It was a Sunday so we didnt expect we can visit the museum since it is closed on Sundays.. BUT.. our kind hosts were able to make arrangements and VOILA!!... it was opened especially for us!! :)
I am personally grateful for this chance to finally see what's inside this building because since we were assigned to Culion's medical mission in 2009, I have been googling on this historical island which served as the Leper colony and was amazed of these people who bravely and selflessly took care of these people..
It is located inside the compound of the town’s hospital and sanitarium, the Culion Museum and Archives houses the most detailed and significant information about the establishment of the leprosarium in the island in 1906 up to the development of the cure, the multi-drug therapy, in the 1980s. It is a memorial honoring the brave men and women — physicians, nurses, pharmacists, priests, pastors, and technicians — who “had answered the call of duty and had served the leprosy patients with utmost love, dedication, and care.” We also learned from our guide that the grandfather of our host, was part of the team who took care of these people as the Nurse in Charge.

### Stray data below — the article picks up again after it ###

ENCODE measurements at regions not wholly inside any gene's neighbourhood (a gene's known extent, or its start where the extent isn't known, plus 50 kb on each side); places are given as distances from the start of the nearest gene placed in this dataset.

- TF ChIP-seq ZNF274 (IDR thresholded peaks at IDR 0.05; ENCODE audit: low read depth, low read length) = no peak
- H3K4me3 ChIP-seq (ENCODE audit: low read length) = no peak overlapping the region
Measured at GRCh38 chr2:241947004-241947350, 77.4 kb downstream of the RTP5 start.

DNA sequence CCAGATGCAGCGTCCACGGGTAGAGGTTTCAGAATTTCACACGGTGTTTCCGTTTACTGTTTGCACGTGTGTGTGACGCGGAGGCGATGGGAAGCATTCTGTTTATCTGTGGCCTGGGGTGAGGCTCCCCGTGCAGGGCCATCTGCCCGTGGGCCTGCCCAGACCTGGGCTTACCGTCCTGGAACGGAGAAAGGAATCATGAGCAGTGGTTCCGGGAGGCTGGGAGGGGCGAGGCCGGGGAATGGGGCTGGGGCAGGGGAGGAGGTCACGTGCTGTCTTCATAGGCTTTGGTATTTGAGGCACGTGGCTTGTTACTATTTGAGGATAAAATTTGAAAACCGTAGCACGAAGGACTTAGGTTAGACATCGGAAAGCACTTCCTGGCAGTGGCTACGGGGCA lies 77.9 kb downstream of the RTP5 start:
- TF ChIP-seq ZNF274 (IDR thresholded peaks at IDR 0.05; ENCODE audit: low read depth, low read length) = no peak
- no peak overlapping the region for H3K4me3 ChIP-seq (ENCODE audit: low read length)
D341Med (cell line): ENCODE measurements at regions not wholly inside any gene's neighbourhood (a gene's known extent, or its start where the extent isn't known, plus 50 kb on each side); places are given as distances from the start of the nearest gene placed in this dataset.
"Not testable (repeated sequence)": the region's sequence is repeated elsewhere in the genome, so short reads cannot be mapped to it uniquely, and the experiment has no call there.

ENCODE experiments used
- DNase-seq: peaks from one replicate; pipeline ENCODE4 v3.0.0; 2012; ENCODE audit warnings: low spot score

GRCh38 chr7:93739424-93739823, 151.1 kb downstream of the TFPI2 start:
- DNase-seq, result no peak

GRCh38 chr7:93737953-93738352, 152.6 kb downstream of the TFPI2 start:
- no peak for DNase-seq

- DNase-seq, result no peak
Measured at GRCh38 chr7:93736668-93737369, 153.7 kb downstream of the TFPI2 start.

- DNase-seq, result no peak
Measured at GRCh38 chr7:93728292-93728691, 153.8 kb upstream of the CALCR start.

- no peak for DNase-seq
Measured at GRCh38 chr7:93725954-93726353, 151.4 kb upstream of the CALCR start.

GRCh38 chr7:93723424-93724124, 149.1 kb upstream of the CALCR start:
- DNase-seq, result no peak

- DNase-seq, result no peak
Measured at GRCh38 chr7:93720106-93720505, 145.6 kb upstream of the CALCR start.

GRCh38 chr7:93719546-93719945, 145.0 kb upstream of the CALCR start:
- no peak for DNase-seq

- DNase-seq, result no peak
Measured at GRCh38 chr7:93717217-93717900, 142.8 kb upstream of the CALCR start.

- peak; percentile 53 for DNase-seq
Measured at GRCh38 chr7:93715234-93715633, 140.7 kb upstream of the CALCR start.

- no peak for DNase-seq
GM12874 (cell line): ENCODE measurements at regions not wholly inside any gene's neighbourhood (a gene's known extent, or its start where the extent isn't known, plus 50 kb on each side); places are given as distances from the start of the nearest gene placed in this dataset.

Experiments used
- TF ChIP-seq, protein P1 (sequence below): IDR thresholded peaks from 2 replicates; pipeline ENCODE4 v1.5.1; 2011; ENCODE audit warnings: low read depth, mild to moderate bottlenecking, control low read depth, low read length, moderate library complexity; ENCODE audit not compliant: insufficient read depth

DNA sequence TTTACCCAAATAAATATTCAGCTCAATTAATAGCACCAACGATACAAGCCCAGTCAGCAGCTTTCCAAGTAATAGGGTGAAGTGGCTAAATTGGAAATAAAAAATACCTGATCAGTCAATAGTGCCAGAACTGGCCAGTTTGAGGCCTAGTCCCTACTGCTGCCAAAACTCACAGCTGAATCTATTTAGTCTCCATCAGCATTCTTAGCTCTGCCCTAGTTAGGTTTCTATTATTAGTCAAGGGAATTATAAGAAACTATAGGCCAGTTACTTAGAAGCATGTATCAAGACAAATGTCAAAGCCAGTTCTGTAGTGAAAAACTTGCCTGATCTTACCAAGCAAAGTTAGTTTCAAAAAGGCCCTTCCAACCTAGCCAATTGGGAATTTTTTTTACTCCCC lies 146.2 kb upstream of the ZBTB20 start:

I was also brokenhearted from the pictures of the Balala Nusery where babies were separated from their parents with leprosy. These babies stayed in the community but were visited by their parents once a week, but only through a glass window.
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